MONETARY VALUES IN 1650 - 1750 IN NEW FRANCE COMPARED TO TODAY
Compiled by Gerry Lalonde, ACGS Member #3312
When researching your ancestors in the seventeenth and eighteenth centuries, if you go through the notarial acts to find your ancestors' farmland or homestead, you will read about the purchase of so many "arpents" of land for so many "livres", and many other units of measure of land, money, crops, etc. It would be very nice to know exactly what was bought for exactly how much money. Exact, we cannot be. But it is very important to our research to know roughly what we are reading in today's terms.
The best way to accomplish this is to equate everything to the value of labor; anybody's labor. First, the coin of the day was: 20 sols = 1 livre. There were other coins, but they were infrequently mentioned in the literature we encounter in our research. The following table shows the value in French livres of various labors during the period of 1650 to 1750 and compares that with wages of today.
Rates of Pay in 1650 and 1750 Livres and in 1997 Dollars
Livres: Wages per 10-Hr. Day
Livres: Wages per 300-Day, 3000/Hr Work Year
Dollars: Wages per 2000 Hr/Work Year
Low Rank Official
High Rank Official
What we are trying to show, in table form is the rate of pay in 1650 compared to the rate of pay in 1750, expressed in the currency in circulation at the time (the livre), and that in turn compared to present day wages in dollars.
The first thing we notice is that, in those one hundred years, inflation doubled the price of labor. This is a very low rate of inflation and was common in the pre-industrial period. The next thing to note is that our ancestors worked a 3000-hour work year compared to 2000 hours worked per year today.
Let's use an example to show how buying a house in 1750 compares to buying a house today. Start with our ancestor, Pierre, who was a skilled stonemason earning 1800 livres per year. Back then, a good house cost an average of 4000 livres. That is 2.2 times his yearly wages. Today's skilled worker earns about $40,000 per year. If we multiply that by 2.2, it comes out to $88,000. This sum will buy a very modest house. If we factor in the fact that Pierre had to work half again as many hours as our modern skilled worker, then we must multiply our modern worker's wages ($40,000) by 3.3 (2.2 x 150%), which gives him a $132,000 house .much better. We can conclude that Pierre, in 1750 was in the same financial position as our modern skilled worker is today. Pierre's house had no inside plumbing, or electricity and a few other minor inconveniences; our modern skilled worker is at a slight advantage, but that's progress.
Next, let's look at the cost of other things that our ancestors had to buy. But first, we must look at other measures of the day in New France.
1 linear arpent = 192 Ft.
1 square arpent = 36,864 sq. ft., or 5/6 of an English Acre.
1 lieu = 84 arpents = three miles
1 toise = 6.4 ft
1 square toise = 40 sq. ft.
1 minot = 1.05 bushels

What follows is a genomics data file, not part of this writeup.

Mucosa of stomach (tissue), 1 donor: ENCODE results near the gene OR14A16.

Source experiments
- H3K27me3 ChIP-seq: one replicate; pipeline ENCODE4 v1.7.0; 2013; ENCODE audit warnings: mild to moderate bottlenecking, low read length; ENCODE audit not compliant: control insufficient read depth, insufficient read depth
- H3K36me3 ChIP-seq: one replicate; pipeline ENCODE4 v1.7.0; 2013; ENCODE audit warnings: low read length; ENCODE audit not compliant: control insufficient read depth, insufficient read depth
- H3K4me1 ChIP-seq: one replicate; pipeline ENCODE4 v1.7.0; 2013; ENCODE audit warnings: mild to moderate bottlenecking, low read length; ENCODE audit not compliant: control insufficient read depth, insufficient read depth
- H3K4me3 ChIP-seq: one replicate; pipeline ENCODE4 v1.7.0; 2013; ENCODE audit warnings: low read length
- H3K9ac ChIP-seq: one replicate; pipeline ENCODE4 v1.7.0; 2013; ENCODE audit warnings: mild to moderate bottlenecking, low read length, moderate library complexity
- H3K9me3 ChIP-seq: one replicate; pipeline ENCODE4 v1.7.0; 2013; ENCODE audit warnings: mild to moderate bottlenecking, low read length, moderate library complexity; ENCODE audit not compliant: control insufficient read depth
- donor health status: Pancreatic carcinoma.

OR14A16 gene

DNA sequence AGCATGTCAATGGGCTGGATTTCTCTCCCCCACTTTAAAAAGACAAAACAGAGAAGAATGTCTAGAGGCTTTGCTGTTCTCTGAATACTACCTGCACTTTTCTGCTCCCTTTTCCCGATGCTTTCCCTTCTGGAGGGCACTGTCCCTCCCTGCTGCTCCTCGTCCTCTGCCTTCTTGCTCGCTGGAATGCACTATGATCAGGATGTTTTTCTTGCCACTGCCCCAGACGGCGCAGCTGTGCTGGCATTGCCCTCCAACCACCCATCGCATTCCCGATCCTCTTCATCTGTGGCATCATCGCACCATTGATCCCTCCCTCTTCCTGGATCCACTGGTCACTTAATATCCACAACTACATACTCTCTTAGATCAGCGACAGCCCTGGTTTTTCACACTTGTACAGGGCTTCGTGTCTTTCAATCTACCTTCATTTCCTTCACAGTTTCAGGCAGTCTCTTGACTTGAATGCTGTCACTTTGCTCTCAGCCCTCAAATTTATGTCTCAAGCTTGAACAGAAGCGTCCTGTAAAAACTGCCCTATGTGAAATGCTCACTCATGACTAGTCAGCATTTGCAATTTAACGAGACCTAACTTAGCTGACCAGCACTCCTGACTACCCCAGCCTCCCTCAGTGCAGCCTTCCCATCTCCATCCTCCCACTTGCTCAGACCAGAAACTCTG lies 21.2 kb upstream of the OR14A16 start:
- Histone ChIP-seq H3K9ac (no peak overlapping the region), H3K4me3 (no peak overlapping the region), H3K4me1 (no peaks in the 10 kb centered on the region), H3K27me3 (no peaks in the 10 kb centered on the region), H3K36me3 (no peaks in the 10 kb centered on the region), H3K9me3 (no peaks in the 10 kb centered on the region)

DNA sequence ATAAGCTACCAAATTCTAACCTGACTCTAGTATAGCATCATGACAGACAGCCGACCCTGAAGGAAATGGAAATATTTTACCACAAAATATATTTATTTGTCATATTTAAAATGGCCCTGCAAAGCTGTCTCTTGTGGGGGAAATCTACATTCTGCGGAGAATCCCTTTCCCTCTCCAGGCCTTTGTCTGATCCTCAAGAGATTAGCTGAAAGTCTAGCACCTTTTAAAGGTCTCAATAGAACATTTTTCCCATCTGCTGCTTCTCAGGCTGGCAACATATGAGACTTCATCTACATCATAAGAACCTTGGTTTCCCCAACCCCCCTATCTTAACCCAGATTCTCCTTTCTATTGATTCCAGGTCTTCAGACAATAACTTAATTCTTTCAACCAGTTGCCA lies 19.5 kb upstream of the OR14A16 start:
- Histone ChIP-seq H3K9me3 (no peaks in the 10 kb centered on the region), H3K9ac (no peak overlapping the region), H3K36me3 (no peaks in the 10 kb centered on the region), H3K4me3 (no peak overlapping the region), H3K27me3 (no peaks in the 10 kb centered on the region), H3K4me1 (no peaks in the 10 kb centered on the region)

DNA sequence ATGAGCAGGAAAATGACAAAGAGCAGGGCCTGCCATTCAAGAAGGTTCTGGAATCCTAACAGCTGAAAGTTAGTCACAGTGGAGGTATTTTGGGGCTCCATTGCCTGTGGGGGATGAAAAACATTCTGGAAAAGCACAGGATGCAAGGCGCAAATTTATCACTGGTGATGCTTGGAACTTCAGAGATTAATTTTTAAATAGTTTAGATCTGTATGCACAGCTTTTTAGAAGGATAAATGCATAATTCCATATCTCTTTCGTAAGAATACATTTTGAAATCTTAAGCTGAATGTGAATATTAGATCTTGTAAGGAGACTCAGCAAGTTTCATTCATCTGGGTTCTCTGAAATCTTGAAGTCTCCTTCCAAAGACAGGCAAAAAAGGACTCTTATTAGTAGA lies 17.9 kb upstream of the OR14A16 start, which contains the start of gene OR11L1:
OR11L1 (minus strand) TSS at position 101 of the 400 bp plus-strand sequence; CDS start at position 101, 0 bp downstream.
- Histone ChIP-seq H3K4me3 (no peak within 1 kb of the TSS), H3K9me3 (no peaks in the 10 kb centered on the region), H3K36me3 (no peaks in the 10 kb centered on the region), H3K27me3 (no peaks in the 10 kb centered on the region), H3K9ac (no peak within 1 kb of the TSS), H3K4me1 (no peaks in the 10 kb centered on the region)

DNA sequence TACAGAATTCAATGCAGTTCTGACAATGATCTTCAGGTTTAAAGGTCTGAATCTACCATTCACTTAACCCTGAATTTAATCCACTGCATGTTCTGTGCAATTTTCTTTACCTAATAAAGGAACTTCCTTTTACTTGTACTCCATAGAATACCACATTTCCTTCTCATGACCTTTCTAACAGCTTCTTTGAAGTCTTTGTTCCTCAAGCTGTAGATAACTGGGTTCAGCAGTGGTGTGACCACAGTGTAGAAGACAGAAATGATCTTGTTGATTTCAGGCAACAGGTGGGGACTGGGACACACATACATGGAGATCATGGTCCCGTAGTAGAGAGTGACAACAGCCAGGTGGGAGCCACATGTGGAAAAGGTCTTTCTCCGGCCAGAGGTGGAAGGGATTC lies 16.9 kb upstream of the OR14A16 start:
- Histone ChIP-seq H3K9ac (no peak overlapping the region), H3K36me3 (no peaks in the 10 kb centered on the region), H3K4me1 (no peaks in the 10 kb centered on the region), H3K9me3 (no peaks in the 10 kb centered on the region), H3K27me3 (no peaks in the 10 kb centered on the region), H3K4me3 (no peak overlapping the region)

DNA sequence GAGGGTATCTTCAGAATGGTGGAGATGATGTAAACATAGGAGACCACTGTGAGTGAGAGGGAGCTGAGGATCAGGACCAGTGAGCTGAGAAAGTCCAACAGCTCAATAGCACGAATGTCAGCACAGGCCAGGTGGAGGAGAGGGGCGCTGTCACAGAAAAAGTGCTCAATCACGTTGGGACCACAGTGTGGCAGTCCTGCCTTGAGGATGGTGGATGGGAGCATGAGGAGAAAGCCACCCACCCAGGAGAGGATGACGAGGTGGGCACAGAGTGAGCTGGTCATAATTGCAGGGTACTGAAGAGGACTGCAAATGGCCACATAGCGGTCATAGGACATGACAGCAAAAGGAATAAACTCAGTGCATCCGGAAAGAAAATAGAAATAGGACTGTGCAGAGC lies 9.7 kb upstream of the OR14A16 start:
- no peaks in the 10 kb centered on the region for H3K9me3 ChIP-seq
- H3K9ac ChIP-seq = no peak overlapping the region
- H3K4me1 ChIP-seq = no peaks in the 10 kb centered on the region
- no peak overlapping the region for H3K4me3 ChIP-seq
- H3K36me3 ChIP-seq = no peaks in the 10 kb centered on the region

The following table gives the value of various goods in 1650 (the first figure) and in 1750 (the second figure).
COMMODITY VALUES IN 1650 AND 1750 EXPRESSED IN SOLS & LIVRES
1 Wheat Bread, 4 lbs
1 lb. Butter
1 lb. Beef
1 lb. Wheat Flour
1 Minot Wheat (60 lbs)
1 Minot Peas
1 Minot Corn
1 Gallon of Wine
1 Livre *
1 Hogshead of Wine = 63 US Gallons
1 Gallon Hard Liquor
1000 Bd. Ft. Finished Lumber
1 Ox (7-8 Yrs. Old)
NA in 1650
1 Cord Wood
1 Church Pew (rental /year)
Farmland, raw, uncleared
Farmland, 20 Arpents, Cleared
Farmland, 20 Arpents, Cleared, plus a cabin and barn
Farmland, 40 Arpents, Cleared, plus cabin, barn & stable
It cost about 6 Sols to feed a man for one day in 1650, and about 12 Sols/day in 1740. That means that about 30% of the income of an unskilled worker went for food.
a.. Note that the price of wine remained the same throughout the 100 years of the survey. Vive le vin!
Sources: The above data was compiled by Gerry Lalond, American-Canadian Genealogical Society, Manchester, New Hampshire, from the following sources:
Your Ancient Canadian Family Ties, by Reginald Olivier, in the "How To" section of the ACGS Library.
Les Crimes et les Chatiments du Canada Francais, by Raymond Boyer, Call #H246 in the ACGS Library.
The Seigneurial System in Early Canada by Richard Colebrook Harris, Call #H54 in the ACGS Library.
A Note from Gerry Lalonde:
The sources of the material in the paper are listed at the bottom of the article. As far as I'm concerned you can use the material in that guide as you wish. A word as to where it came from. I got the data for values of various coins of the day from the book, "Les Crimes et les Châtiments Au Canada Français", by Raymond Boyer. He in turn got it from old published sources in the Archives of Quebec. Other materials came from "the Seigneurial System in Early Canada"' by Richard Colebrook Harris. Again, this material is not copyrightable because it is common knowledge of the day passed down from generation to generation. The only thing that can be copyrighted is the way I put the data together in order to make a comparison between the different times. I was an economics major in my college days and do a lot of accounting so this sort of thing fascinates me. I do not wish to copyright the material so it is free for you to use in any way you wish. Have fun with it as I did.
Gerry Lalonde, 3312